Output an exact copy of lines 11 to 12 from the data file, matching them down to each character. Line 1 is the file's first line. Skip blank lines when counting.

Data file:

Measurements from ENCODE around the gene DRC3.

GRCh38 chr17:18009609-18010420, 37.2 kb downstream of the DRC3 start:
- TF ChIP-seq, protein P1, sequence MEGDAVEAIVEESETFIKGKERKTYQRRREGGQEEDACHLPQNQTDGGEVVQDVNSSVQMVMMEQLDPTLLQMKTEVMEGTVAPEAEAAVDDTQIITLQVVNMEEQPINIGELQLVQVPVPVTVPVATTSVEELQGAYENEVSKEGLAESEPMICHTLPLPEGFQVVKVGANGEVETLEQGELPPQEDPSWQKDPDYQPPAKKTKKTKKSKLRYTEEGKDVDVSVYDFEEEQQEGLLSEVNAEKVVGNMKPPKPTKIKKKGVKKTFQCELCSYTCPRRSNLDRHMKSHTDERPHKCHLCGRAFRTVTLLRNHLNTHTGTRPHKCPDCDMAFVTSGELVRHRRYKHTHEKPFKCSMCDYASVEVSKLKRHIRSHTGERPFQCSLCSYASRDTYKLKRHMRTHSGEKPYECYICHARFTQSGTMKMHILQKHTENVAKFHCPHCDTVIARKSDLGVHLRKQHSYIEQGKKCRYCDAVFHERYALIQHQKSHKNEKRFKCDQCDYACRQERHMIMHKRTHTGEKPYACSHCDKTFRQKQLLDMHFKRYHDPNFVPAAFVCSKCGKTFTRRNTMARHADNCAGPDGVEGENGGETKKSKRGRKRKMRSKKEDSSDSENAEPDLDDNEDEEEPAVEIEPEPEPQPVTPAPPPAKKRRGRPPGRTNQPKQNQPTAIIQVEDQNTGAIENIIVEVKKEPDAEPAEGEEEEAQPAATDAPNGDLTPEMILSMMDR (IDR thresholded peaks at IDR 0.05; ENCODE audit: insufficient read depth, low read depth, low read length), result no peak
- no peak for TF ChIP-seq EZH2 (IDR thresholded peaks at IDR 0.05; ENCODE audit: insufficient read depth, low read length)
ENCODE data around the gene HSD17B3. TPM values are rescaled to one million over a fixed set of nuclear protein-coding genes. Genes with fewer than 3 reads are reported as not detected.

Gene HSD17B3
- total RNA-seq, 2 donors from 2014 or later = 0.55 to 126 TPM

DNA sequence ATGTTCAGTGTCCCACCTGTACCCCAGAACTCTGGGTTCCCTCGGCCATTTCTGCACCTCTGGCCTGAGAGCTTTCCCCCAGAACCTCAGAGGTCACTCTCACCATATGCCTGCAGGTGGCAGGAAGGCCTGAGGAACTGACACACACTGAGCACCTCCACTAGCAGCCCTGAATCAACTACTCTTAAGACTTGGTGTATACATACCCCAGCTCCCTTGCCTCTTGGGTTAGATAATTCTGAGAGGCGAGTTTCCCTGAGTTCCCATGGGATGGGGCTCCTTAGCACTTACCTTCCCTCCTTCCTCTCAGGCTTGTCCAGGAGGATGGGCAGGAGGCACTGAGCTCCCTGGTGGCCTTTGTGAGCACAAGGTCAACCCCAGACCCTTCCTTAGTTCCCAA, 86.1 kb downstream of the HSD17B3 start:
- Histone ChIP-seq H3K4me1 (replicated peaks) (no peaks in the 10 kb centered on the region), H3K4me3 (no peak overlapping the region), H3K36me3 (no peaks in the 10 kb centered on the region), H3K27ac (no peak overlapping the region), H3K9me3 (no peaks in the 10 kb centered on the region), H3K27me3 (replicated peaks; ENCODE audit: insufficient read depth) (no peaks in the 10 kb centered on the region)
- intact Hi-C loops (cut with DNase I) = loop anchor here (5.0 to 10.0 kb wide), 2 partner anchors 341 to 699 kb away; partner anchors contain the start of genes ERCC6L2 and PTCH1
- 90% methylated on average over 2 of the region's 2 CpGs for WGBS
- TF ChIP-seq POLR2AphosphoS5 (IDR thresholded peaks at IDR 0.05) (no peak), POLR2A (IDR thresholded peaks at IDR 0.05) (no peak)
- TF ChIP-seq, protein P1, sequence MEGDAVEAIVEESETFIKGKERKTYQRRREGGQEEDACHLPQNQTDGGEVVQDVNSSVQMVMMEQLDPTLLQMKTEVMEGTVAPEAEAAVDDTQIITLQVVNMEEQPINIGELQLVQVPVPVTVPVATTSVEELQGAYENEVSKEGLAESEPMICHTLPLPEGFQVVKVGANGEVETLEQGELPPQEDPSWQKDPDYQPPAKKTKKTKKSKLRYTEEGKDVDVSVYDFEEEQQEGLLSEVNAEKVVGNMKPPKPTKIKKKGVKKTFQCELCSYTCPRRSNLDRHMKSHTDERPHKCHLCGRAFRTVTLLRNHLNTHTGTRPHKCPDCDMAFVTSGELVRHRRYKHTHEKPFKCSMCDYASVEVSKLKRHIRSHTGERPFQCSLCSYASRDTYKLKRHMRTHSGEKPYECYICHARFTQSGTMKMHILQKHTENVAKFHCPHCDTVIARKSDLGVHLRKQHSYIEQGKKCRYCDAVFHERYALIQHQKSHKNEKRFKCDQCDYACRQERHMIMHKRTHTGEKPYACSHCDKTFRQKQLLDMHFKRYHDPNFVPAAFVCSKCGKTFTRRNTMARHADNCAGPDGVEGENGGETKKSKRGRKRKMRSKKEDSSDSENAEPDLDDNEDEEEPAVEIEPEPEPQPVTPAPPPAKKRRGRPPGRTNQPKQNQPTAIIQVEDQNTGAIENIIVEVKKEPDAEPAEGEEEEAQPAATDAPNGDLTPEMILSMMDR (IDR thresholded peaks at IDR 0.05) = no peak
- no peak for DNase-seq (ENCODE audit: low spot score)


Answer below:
- 90% methylated on average over 2 of the region's 2 CpGs for WGBS
- TF ChIP-seq POLR2AphosphoS5 (IDR thresholded peaks at IDR 0.05) (no peak), POLR2A (IDR thresholded peaks at IDR 0.05) (no peak)